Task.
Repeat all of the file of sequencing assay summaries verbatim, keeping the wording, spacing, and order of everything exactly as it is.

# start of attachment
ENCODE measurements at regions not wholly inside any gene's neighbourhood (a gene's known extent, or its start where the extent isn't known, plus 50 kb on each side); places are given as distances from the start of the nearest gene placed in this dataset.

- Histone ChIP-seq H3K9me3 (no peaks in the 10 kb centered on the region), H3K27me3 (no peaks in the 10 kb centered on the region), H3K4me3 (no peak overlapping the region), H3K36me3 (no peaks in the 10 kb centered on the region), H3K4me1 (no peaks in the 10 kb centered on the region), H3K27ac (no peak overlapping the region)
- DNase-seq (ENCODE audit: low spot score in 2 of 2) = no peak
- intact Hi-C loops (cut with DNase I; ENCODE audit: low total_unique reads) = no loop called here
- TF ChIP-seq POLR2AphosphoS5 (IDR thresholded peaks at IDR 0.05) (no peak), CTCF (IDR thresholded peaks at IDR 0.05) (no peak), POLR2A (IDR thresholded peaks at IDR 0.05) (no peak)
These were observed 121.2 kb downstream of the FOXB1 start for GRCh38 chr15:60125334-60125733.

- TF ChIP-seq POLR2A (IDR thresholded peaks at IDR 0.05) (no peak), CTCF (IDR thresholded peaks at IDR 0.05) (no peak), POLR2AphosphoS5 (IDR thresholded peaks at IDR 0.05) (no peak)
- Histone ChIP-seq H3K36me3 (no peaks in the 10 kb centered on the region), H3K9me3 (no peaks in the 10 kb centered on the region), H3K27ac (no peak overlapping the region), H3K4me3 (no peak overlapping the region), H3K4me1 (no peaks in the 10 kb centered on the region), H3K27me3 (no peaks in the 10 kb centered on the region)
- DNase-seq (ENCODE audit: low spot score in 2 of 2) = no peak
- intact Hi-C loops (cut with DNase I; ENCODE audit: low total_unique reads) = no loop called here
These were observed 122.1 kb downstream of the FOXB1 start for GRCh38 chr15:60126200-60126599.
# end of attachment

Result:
ENCODE measurements at regions not wholly inside any gene's neighbourhood (a gene's known extent, or its start where the extent isn't known, plus 50 kb on each side); places are given as distances from the start of the nearest gene placed in this dataset.

- Histone ChIP-seq H3K9me3 (no peaks in the 10 kb centered on the region), H3K27me3 (no peaks in the 10 kb centered on the region), H3K4me3 (no peak overlapping the region), H3K36me3 (no peaks in the 10 kb centered on the region), H3K4me1 (no peaks in the 10 kb centered on the region), H3K27ac (no peak overlapping the region)
- DNase-seq (ENCODE audit: low spot score in 2 of 2) = no peak
- intact Hi-C loops (cut with DNase I; ENCODE audit: low total_unique reads) = no loop called here
- TF ChIP-seq POLR2AphosphoS5 (IDR thresholded peaks at IDR 0.05) (no peak), CTCF (IDR thresholded peaks at IDR 0.05) (no peak), POLR2A (IDR thresholded peaks at IDR 0.05) (no peak)
These were observed 121.2 kb downstream of the FOXB1 start for GRCh38 chr15:60125334-60125733.

- TF ChIP-seq POLR2A (IDR thresholded peaks at IDR 0.05) (no peak), CTCF (IDR thresholded peaks at IDR 0.05) (no peak), POLR2AphosphoS5 (IDR thresholded peaks at IDR 0.05) (no peak)
- Histone ChIP-seq H3K36me3 (no peaks in the 10 kb centered on the region), H3K9me3 (no peaks in the 10 kb centered on the region), H3K27ac (no peak overlapping the region), H3K4me3 (no peak overlapping the region), H3K4me1 (no peaks in the 10 kb centered on the region), H3K27me3 (no peaks in the 10 kb centered on the region)
- DNase-seq (ENCODE audit: low spot score in 2 of 2) = no peak
- intact Hi-C loops (cut with DNase I; ENCODE audit: low total_unique reads) = no loop called here
These were observed 122.1 kb downstream of the FOXB1 start for GRCh38 chr15:60126200-60126599.